Let's Go Back to the Beginning, More Or Less
The Genesis Fleet: Vanguard
Prequels are, by their very nature, hard to pull off. A prequel comes out after an original story is already released and, due to the constraints of the starting tale (some characters appear there, certain events are already canon), the primary job of a prequel is then to inform those later events and characters. It's the rare prequel that can stand on its own without having to constantly call back to earlier (in released date) works. Most prequels that do work usually set themselves at such a great distance (25+ years for the second season on Fargo, hundreds of years between the various Zelda games, 4,000 years for Star Wars: Knights of the old Republic) that they act less as "prequels" and more simply as side-stories exploring the world itself.
Of course, then you have prequels that hardly do enough of a job to justify their existence. It's easy to pick on the Star Wars prequels (of which we have reviews of Ep. II and Ep. III) since those did little more than show us events about Darth Vader and his extended family we more or less knew from the original trilogy. However, even the recent Solo shows that it wasn't just Lucas that sucked at making SW prequels -- Disney could whiff it hard, too (Solo is a fun flick, sure, but it's also beyond inessential). In short, prequels aren't easy.
I say all this because, recently, I picked up The Genesis Fleet, the first book in series of prequels to the Jack Campbell-penned The Lost Fleet series. The books are set a distant period of time in the past from the main series, back before the big governmental Alliance was formed. In theory this would allow the books to tell a set of stories exploring parts of the universe without all the storytelling needs of the main books. In the book kind of does that. Unfortunately it also spends way too long doing wink-nod gestures towards the main books, too.
The main story involves Rob Geary (distant multi-great-grandfather of John Geary, hero of The Lost Fleet), recent Earth Colonies ex-pat who, along with his technician colleague (and love interest), Ninja, moves out into the distant, unpopulated stars looking to start a new life. They end up on Glenlyon, but when a criminal threat from Scatha, another distant colony, threatens the peace at Glenlyon, Rob is tasked with leading the planet's new fleet... of exactly one under-powered ship. They're eventually joined by Mele Darcy, a Marine and fellow ex-pat, who comes to Glenlyon for a new life and ends up having to lead the planet's ground forces against the Scatha threat.
This A-plot (which sometimes breaks into a B-plot as Rob and Mele are doing their own missions at the same time in different locations) does a good job of setting up the world of Glenlyon without getting too mired in the "look, this is setting up the world you know" storytelling prequels after succumb to. That said, it's not hard to see parallels with the original stories, what with a battle between an underpowered military hero and the corporate/criminal aggressors. The original series had the Alliance ships battling against the Syndics and, to a lesser extent, also battling politics and bureaucracy, while this new book has Geary battling criminal ships (working from some distant, criminal authority) while also dealing with political leaders that don't know what they're doing. The situations in the new book feels all to familiar and while it's fun to spend more time in the universe, I don't really think I came away with any new opinions of it.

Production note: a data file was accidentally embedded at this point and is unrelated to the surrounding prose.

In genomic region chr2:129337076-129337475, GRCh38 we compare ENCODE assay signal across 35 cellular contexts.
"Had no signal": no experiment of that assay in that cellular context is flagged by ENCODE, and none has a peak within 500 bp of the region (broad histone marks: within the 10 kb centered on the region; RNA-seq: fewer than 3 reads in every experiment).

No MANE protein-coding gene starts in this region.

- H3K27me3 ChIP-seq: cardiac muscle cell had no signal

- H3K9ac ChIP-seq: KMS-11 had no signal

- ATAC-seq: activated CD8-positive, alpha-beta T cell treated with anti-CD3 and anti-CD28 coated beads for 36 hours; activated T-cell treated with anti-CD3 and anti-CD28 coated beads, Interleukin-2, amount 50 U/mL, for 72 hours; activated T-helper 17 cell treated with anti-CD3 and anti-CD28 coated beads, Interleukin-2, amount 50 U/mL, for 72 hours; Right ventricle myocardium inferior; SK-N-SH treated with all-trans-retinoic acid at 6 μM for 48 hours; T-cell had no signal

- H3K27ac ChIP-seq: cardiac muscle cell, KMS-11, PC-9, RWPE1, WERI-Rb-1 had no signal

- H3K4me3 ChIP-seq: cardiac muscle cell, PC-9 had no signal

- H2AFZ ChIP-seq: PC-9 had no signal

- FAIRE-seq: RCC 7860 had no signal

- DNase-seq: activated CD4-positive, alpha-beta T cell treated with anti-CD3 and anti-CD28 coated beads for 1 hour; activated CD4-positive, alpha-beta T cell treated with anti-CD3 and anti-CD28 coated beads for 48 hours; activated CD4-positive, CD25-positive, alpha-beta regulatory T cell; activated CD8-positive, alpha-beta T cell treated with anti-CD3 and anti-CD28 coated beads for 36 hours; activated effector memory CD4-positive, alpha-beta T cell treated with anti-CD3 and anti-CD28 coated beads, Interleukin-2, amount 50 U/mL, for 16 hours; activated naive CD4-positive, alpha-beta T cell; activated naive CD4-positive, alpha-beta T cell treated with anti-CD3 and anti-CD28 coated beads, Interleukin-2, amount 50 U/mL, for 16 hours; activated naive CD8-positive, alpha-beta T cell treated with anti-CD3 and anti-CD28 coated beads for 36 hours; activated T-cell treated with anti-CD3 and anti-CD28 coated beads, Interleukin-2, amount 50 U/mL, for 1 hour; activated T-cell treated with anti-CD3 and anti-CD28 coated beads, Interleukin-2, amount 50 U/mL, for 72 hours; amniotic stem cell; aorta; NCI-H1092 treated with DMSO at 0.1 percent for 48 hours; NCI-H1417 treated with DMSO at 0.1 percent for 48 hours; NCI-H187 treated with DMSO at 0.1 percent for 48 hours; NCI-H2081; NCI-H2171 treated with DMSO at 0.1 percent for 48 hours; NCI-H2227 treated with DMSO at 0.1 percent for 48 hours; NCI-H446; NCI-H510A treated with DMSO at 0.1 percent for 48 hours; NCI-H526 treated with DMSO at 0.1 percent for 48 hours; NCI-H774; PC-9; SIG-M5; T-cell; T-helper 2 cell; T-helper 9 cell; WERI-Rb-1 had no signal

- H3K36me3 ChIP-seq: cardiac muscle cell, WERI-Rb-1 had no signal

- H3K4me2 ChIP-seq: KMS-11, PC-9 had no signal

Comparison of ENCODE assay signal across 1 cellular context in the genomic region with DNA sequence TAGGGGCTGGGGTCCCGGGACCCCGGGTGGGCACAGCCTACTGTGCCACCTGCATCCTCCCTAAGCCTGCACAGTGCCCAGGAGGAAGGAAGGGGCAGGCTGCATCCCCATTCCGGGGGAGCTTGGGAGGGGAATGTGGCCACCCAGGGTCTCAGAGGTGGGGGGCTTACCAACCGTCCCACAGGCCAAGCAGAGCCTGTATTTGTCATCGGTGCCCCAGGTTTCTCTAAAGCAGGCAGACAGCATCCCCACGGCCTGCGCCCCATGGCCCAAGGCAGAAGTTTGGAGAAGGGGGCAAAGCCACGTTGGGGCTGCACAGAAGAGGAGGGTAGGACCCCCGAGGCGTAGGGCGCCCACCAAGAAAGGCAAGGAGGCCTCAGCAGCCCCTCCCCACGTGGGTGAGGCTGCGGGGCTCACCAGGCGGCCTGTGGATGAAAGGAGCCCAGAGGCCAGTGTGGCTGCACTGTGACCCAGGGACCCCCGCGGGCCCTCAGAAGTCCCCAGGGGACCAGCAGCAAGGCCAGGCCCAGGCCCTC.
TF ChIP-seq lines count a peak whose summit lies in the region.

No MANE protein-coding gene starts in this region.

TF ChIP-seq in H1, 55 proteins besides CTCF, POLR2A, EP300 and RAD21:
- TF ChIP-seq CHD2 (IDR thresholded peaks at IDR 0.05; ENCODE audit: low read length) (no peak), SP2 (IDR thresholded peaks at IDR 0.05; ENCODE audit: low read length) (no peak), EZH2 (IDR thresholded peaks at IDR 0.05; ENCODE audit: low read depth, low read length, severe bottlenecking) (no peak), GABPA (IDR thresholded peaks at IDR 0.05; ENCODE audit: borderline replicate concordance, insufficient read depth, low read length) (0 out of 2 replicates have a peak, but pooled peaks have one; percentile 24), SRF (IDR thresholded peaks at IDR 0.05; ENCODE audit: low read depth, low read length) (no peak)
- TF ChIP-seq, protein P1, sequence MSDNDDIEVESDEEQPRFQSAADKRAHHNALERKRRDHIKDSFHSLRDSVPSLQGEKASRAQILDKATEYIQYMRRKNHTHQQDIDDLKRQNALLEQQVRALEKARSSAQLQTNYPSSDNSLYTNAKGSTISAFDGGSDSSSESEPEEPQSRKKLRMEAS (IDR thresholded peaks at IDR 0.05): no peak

Plus, let's be honest, the book is clearly pro-military with two heroes, Geary and Darcy, who are written obviously knowing more than the "leaders" they have to deal with. In both cases, too, they're true-blue good-guys without a trace of worry about their actions or conflict over what they should be doing. Everyone else, from the political leaders (who are largely written as feckless and inefficient) to the criminal leaders (who are barely shown at all except as people to shoot at), are barely characters at all. It's a very lop-sided way to tell a story.
This also doesn't take into account a C-plot on another planet involving a politician and a ex-Mars conflict resolution expert. This story gets a lot of time at the start of the book and then just peters out half-way in to focus on Geary and Darcy. Getting a plotline from actual political leaders showing them in a different light would have been great, but since the plotline largely goes nowhere (and then disappears for the back-half of the book entirely), what could have been a more nuanced take on the universe falls rather flat.
That's not to say there aren't joys to be had in the book. Campbell's dialogue has improved during the course of him writing this whole series, and the lead characters in The Genesis Fleet sounds the most like actual humans (and not just archetypes) yet. Geary, Ninja, and Darcy all act like fully realized people and while they might all have very black-and-white world views when it comes to the military and what "right" actually means, you at least enjoy being in their presence during the proceedings. That's what makes the book frustrating, though -- while his characters are becoming more human, the situations they wind up in are getting more basic, less nuanced. The Genesis Fleet takes a good step forward in some regards, and then stumbles backwards in others.
I still find just enough to enjoy in The Genesis Fleet: Vanguard to stick with the series (there's already a sequel out and, apparently, a third and final book is planned), but I will admit that Campbell's writing is just off enough for me that I could easily see ditching him if anything takes a turn in the next novel. It's hard for me to recommend this particular book to readers new to the series, but if you read The Lost Fleet you'll probably like The Genesis Fleet well enough. It's more of the universe, but certainly not Campbell's best work.